The fog was thick where he sat, like it was every morning as of late. Every winter brought this kind of cover along the Yarzarine river, the great waterflow that once served as the border of his homeland. Now it marked the entry to escape for so many who ran for their lives. Even among the old rivets and cables, the bridge did not creak or buckle as hundreds of worn shoes and weary eyes shuffled past them.
“Gonna be a cold one, Hax,” one man said, smoke venting from his teeth, “just like yesterday.”
Nodding, Sgt. Haxeburn tore another bit from his breakfast ration “Sure hope so, Zinger. It’s still gonna be a day or two before the 77th gets here. “
“You think they’ll be enough?”
“Maybe. I sure hope s…”
The alarm silenced Hax’s optimism. “ALERT! ALERT! Enemy air activity approaching! Two contacts, bearing zero-zero-five at twenty miles! Defense units to stations!”
“Damn! Zinger, lock in here! I’ll head up top!”
“Got it!” With trained precision, his partner slammed his locking clamps into the ground before hunkering down like an arachnid to let the once-concealed launchers on his back spin skyward and glow with readied opposition. All the while, Hax leapt from rafter to beam and higher until he reached the top of the main bridge frame. Once there, he raised his arms high, cannon barrels locking forward and into place. Below, the sounds of the morning had come alive in palpable fear, rushed cries and scurrying whimpers trying to outrun whatever storm approached.
Yet the morning air was still, freezing the sweat to his brow. No howl of incoming thunder, no screams of a predator. Only stillness, save for his pounding heart.
Maybe they were wrong. Maybe it’s a false alarm. Please, dear God…. let it be a false alarm. All those people down there won’t stand a chance…!
“Got ‘em Hax! Two coming in, high and fast! Eat this!” Zinger roared out over the wash of his weaponry as missile after missile flew towards the heavens. The warheads locked onto something and disappeared into the distance.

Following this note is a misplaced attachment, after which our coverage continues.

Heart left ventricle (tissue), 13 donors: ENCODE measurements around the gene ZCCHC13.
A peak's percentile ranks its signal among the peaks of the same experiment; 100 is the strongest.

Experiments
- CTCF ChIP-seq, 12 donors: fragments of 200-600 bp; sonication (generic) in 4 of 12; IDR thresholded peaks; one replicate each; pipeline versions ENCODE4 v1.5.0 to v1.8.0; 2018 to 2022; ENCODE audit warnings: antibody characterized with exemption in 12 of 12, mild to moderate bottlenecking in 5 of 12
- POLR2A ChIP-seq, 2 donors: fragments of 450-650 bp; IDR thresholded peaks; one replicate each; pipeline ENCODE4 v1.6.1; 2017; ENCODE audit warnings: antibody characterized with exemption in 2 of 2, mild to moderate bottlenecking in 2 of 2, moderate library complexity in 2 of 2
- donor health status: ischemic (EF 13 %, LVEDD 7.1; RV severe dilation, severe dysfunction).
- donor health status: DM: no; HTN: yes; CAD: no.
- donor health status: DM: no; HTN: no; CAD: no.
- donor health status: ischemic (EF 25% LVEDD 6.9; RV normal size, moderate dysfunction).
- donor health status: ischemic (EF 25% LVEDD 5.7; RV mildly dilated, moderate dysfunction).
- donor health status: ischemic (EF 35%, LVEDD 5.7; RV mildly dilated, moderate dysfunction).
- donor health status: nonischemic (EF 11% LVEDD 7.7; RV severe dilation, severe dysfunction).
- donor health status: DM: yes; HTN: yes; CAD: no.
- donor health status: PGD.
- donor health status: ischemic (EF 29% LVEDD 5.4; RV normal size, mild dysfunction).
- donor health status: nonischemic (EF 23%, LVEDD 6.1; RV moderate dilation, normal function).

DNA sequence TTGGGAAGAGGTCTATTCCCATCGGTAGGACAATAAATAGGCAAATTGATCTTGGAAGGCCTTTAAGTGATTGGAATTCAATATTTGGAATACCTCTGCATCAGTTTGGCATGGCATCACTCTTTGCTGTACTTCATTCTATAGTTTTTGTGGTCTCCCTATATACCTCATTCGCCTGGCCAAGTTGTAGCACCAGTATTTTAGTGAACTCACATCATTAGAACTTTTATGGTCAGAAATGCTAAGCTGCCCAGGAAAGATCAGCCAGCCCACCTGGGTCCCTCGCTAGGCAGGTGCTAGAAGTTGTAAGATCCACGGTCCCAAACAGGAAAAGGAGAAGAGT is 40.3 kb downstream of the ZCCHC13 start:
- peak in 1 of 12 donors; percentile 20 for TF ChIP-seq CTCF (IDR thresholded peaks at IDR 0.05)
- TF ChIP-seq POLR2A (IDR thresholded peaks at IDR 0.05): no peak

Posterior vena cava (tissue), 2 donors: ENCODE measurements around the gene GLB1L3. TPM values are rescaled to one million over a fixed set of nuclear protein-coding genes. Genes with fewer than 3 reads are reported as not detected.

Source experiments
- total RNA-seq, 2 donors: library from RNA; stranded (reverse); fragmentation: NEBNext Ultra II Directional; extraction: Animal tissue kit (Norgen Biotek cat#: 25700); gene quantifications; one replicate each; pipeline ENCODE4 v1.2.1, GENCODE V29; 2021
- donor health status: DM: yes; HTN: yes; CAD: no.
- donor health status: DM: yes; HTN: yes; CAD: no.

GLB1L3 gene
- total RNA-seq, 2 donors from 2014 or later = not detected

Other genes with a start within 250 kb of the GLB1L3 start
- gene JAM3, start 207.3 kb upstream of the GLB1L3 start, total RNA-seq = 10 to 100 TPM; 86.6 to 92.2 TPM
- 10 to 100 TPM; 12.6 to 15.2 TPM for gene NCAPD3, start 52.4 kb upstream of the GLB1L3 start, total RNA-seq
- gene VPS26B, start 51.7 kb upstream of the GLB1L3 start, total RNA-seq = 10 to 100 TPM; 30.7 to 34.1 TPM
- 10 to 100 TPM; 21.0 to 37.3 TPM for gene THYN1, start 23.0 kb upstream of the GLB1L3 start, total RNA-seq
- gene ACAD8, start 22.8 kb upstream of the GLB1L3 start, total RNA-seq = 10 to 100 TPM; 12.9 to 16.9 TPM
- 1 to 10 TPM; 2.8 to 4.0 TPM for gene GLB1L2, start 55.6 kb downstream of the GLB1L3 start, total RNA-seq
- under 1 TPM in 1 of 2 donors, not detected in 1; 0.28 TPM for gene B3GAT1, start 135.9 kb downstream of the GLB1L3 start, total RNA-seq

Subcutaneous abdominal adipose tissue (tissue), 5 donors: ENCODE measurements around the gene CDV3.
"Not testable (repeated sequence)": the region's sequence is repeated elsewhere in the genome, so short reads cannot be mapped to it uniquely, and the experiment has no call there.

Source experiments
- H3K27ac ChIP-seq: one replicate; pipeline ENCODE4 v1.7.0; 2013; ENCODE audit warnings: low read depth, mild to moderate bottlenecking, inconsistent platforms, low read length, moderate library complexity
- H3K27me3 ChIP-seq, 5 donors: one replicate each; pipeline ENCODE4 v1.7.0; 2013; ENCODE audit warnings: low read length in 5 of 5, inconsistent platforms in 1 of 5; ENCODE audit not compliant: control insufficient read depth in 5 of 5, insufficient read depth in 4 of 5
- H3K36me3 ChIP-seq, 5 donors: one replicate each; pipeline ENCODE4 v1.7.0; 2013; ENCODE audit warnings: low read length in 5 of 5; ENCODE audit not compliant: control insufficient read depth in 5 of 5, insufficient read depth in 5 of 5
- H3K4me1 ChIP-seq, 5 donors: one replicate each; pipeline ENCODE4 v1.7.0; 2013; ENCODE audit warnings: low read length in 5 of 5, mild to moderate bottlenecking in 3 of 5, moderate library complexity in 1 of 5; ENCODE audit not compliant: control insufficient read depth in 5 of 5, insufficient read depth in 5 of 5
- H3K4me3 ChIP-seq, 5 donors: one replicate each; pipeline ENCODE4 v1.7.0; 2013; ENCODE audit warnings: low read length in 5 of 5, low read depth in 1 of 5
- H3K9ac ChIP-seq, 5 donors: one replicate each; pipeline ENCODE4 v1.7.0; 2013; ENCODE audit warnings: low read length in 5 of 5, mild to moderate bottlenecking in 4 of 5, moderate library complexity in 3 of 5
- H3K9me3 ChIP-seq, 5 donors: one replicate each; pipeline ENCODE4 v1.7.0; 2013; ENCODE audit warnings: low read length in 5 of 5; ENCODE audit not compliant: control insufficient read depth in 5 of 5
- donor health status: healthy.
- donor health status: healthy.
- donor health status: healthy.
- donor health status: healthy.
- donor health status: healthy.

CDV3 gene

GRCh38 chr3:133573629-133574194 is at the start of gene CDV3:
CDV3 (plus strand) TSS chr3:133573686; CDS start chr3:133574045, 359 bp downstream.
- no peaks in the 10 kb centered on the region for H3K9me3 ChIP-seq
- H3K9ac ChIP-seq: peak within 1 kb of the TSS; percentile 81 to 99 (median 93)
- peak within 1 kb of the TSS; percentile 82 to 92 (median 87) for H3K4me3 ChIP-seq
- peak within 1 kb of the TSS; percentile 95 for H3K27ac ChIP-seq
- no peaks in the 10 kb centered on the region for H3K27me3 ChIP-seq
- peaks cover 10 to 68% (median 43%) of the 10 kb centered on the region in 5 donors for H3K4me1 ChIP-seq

Suddenly, the bridge under him shuddered and groaned, cables snapping and fearful citizens wailing. Even the fog began to slink away in fear, to let him see handfuls of flailing bodies fall into the icy waters below.
Something graced his cheek with a fleeting touch, to which Hax turned to fire. A curtain of steel and fire reached out into the morning dew to strike something that wasn’t there anymore as he searched for what had caught them.
“Zinger, ol buddy, don’t let up now! Come on! COME ON!” he called out in escalating pitch, belting death from his barrels at even the slightest notion of disturbance.
It was then that something tapped him on the shoulder, causing Hax to spin. In one fluid motion, the cannon barrels were cleaved neatly in half and something crushed his sternum into his spine, ripping him from his post and backwards. The cries of the panicked were muted by the tumbling in his brain, but he saw very clearly the blade that had scored him. Clutched by a slender hand that slinked towards him on graceful hips, it approached him, stopping only to pluck the broken remains of one of his guns and slice the muzzle free. Long, feminine claws flicked the prize like a toy before slipping it into a pocket.
“You… you’re…” Hax tried to conjugate, to move, to anything. Which made his opponent chuckle to herself at the sight of her work. Leaning in close, she whispered to his ear “You die with honor. They,” she gestured with her blade, still slick in shining crimson, “they die like vermin.”
There was no grand explosion, no heralding shockwave of destruction from below, the bridge beneath him was simply shredded. Inch by inch of weathered rivet and rod was shaved into confetti around him, and the weightless fall took hold. His killer still stood upon the air as Hax fell, greeted by a twin harpy of equal measure which carried proudly the half-emptied launcher of a brother-in-arms.
And just as quickly as they arrived, the two screamed back into the morning sun, wings trailing dew to frame the embers of their afterburners. Only frigid waters and darkness met him at the bottom.
My entry for this week’s Free Write Friday from Kellie Elmore. Based on an old bridge I used to cross everyday back as a wee lad.
I hope you all enjoy!